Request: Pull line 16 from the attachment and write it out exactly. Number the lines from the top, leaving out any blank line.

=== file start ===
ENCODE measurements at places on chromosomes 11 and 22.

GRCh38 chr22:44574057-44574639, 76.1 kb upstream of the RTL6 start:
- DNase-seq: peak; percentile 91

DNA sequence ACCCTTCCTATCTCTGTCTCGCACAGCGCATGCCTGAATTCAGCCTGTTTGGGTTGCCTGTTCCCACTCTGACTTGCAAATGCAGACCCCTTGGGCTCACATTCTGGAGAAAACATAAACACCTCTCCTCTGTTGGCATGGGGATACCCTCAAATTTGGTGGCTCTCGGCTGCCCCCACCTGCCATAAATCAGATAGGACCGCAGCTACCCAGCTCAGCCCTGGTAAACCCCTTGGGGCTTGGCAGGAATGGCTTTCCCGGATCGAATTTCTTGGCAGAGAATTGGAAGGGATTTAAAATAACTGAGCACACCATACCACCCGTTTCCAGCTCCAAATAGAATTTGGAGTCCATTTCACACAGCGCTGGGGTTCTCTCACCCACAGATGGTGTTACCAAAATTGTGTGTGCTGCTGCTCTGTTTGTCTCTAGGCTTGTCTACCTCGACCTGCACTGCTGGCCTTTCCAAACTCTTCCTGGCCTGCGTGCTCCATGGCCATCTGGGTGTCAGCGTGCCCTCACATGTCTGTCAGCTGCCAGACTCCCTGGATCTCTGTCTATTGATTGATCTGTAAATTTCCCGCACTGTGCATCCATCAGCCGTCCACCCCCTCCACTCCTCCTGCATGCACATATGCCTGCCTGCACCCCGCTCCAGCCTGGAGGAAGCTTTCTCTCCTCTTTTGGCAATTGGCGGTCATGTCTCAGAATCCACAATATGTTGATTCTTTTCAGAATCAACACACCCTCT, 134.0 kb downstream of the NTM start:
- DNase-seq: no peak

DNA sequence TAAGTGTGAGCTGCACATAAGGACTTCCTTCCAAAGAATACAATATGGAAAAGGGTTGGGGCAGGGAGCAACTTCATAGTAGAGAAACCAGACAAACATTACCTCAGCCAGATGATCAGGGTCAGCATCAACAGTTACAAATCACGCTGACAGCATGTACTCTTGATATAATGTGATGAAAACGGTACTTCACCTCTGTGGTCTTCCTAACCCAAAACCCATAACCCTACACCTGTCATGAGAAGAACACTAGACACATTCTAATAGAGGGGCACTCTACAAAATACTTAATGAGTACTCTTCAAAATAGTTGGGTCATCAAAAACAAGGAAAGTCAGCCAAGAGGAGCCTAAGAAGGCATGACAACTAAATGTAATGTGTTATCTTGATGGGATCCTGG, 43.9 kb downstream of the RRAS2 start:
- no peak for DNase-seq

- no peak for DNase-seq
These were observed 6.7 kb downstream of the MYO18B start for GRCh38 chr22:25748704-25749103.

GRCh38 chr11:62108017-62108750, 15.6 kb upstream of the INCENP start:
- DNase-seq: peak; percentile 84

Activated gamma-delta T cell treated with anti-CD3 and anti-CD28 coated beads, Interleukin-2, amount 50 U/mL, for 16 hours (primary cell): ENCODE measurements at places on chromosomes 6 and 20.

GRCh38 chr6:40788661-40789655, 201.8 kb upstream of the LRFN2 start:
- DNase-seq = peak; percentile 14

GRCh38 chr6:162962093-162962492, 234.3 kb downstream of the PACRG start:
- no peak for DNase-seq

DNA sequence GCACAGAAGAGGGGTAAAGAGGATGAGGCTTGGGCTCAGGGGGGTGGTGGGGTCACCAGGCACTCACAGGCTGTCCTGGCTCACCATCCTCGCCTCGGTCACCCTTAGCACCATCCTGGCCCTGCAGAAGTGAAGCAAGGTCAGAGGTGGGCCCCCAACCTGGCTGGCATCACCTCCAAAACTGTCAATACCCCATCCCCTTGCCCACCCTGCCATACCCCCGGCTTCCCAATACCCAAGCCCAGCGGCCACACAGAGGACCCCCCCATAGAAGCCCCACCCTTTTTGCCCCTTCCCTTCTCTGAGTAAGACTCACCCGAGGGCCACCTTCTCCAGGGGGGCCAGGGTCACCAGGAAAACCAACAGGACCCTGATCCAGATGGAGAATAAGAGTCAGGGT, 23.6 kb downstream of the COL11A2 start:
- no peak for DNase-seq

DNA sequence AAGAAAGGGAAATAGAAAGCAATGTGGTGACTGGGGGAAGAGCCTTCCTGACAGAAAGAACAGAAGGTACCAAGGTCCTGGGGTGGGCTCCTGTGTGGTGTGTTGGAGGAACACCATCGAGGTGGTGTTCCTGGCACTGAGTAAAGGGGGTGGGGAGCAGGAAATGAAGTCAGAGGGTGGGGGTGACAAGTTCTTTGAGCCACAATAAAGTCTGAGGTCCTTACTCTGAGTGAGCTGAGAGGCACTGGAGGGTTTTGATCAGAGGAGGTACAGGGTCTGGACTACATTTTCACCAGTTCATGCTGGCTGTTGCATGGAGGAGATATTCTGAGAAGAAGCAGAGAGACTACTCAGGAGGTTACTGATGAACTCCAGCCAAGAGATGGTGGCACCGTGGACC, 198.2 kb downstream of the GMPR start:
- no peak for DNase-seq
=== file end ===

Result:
- no peak for DNase-seq